Thailand has yet to start a stage of Procedures for Notification, Prior Consultation and Agreements (PNPCA) for Lao's newest run-of-river Sanakham Dam due to insufficient information from the Chinese project developer, the Office of the National Water Resources (ONWR) has revealed.
ONWR's secretary-general Surasri Kidtimonton said Thailand has said that the project needs to supply sufficient and updated information so as to best evaluate its impact on nearby communities and on the water system's ecology before a decision can be made to set up a public hearing process.
"We would like to make it clear to the public that a PNPCA process has yet to begin in Thailand. We will not organise it until we have more updated information on the project," Mr Surasri said. "All the information we have currently is not enough. It lacks many key elements and cannot answer our concerns, especially regarding environmental impacts."
He added that the fixed deadline of next January should be also suspended. The 52nd joint committee meeting on Sept 16 stated that the PNPCA should end on Jan 19, 2022. Thailand told the meeting that it needs to study the rapid assessment conducted by the Mekong River Commission (MRC) first.
The MRC conducted a rapid assessment of the project and submitted its report on Oct 5 to Thailand. The report covered area-based studies: hydrology, sediment transport and geomorphology, impact on ecosystem and fisheries, and socio-economic impacts. However, Thailand said no to the report because it also lacked information.
"We have insisted on our position several times that we need to have sufficient information first. This is our clear position. We don't know what will happen at the deadline. What we are doing is protecting the country's interests," Mr Surasri said.
Although MRC requires the PNPCA, there is no need for country members including Thailand, Laos, Cambodia and Vietnam to have a consensus agreement. The project could be carried out by Laos even if an objection is made.
The Sanakham hydropower project is located near the shared border with Laos, which is 1.5 kilometres from Loei's Chiang Kan district where locals are concerned about possible environmental and livelihood impacts from the project. The issue of unnatural water flow has also raised concern regarding the two countries' borderline.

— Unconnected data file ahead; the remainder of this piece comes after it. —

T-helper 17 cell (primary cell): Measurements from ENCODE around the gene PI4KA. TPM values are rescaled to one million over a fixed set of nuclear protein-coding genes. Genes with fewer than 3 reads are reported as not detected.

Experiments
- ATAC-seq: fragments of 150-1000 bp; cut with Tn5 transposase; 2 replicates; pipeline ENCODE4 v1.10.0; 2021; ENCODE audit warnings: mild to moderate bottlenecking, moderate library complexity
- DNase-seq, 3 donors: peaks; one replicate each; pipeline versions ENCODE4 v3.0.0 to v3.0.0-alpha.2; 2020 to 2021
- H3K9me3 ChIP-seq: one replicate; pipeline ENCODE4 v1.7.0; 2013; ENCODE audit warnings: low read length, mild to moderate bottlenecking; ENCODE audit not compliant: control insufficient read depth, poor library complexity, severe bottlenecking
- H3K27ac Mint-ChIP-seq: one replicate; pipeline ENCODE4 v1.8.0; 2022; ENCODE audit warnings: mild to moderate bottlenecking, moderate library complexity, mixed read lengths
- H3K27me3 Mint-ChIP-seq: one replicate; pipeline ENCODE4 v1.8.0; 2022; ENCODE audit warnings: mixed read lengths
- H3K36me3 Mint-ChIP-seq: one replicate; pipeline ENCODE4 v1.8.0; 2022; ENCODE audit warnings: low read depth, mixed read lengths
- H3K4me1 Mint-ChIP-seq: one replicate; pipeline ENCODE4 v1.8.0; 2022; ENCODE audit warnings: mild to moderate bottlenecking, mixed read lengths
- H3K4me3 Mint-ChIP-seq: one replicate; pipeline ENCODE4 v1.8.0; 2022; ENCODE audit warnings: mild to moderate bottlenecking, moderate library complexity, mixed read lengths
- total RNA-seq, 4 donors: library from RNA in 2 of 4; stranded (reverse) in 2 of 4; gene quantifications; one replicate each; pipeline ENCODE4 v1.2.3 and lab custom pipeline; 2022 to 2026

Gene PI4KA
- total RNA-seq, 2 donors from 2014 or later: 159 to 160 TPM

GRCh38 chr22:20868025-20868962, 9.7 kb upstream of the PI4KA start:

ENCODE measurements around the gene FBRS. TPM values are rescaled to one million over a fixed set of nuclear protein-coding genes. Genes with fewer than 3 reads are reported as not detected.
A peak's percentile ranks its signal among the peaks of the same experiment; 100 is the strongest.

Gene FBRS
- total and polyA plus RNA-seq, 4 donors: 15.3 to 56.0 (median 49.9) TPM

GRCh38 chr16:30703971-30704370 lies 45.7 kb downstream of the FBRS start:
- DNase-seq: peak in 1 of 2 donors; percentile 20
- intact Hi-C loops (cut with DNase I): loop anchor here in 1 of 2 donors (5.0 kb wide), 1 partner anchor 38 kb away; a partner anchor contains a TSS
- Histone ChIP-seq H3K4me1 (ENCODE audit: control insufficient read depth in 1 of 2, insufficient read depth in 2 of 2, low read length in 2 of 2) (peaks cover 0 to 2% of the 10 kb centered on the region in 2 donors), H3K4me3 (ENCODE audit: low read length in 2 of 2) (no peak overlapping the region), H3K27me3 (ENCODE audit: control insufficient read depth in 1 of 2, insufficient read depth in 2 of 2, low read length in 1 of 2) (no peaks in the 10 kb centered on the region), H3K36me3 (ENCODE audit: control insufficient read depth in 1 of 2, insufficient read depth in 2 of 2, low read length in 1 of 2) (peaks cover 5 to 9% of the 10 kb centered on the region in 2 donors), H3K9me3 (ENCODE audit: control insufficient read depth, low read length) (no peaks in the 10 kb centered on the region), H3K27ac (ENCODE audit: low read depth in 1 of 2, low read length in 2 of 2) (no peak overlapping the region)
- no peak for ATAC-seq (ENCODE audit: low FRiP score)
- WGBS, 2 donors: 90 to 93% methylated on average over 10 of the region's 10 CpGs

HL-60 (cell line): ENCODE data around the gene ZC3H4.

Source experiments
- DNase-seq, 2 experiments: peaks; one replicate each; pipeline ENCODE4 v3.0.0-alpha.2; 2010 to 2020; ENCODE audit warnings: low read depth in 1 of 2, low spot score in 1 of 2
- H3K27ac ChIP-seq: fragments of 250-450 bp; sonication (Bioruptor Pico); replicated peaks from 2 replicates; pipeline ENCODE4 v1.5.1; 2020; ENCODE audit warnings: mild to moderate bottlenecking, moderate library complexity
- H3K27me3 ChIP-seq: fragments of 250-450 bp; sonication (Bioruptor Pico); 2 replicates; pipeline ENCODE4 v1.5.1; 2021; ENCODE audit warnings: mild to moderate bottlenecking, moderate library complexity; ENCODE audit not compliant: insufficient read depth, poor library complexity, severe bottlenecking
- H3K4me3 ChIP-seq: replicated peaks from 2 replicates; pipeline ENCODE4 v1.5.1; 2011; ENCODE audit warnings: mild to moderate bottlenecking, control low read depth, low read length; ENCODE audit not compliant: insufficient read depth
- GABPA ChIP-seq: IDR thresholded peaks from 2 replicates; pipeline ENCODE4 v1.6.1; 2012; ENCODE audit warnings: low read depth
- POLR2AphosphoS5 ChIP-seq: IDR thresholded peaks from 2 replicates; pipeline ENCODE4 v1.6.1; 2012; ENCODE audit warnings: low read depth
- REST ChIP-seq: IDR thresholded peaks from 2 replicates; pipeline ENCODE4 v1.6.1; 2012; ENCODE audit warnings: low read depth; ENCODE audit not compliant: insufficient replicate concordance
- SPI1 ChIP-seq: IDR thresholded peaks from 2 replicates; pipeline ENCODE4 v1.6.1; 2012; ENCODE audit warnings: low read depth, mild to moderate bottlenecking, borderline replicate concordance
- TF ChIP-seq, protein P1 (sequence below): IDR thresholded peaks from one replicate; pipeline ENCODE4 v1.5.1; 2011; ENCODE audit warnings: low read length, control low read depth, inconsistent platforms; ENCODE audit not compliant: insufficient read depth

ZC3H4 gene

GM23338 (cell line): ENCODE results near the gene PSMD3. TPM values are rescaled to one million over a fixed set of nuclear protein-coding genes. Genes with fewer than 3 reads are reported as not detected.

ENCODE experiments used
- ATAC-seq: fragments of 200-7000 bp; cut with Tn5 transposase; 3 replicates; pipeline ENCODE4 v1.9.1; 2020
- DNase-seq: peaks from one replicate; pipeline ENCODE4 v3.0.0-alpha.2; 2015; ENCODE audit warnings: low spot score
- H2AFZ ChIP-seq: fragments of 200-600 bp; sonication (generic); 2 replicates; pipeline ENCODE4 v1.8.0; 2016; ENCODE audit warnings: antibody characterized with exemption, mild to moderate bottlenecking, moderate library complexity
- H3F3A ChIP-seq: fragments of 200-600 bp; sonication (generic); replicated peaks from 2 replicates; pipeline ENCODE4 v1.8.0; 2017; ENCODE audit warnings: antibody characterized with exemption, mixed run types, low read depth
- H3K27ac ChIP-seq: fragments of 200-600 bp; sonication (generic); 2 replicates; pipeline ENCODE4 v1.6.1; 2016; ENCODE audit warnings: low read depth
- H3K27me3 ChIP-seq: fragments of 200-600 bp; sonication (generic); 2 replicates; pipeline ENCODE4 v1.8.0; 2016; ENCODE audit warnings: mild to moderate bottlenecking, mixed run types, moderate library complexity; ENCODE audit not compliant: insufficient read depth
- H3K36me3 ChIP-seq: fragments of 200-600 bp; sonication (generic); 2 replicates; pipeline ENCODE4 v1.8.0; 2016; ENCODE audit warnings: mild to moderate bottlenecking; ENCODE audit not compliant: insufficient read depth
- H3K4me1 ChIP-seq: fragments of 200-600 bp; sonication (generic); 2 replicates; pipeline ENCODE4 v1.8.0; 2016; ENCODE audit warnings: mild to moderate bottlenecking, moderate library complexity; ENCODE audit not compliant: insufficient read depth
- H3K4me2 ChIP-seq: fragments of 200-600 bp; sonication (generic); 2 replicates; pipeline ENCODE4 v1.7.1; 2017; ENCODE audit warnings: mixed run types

According to the rapid assessment, based mostly on information older than 10 years old, water levels could rise 3.5 metres in height. Moreover, it could generate unusual water surges in a single day due to the dam's sluice gate control.
Tuanthong Jutagate, a Faculty of Agriculture lecturer at Ubon Ratchathani University, said the fisheries information from the MRC is very much out of date, including insufficient data on the project's impact on some of the 200 fish types found in the Mekong River.
"There is no boundary impact in the fisheries study from the project's developer, which means that fish population along the middle and low Mekong will be at risk from this project," Dr Tuanthong said, adding there will be a range of negative impacts to the river's ecosystems from the project.
Pianporn Deetes, regional campaign director for the Southeast Asia Program, International Rivers, added that the Sanakham Dam is expensive and unnecessary.
"Located less than 2km from the Thai border, it poses a major threat to communities living downstream in Thailand," Ms Pianporn said. "Our experience has been that PNPCA processes are seriously flawed. They have not meaningfully addressed concerns from communities and civil society. Rather the PNPCA process has mainly been a tick-the-box exercise to justify proceeding with the dams."
She also added that with huge reserve margins within the country, Thailand doesn't need electricity from Sanakham and other mainstream dams.
"We should not be spending public money to buy electricity from mainstream dams that are harmful to people and the environment," she said.
The PNPCA for Sanakham is scheduled to end in January 2022, paving the way for the dam to secure a concession plus power purchase agreements, and start construction.
According to the MRC, there are 11 dam projects along the lower Mekong with two of them operating: Xayaburi and Don Sahong. Meanwhile, Pak Beng, Luang Prabang, Paklay, and Sanakham are under the umbrella of the PNPCA. The rest are planned projects, which are Pak Chom, Ban Koum, Lat Sua, Strung Treng and Sambor.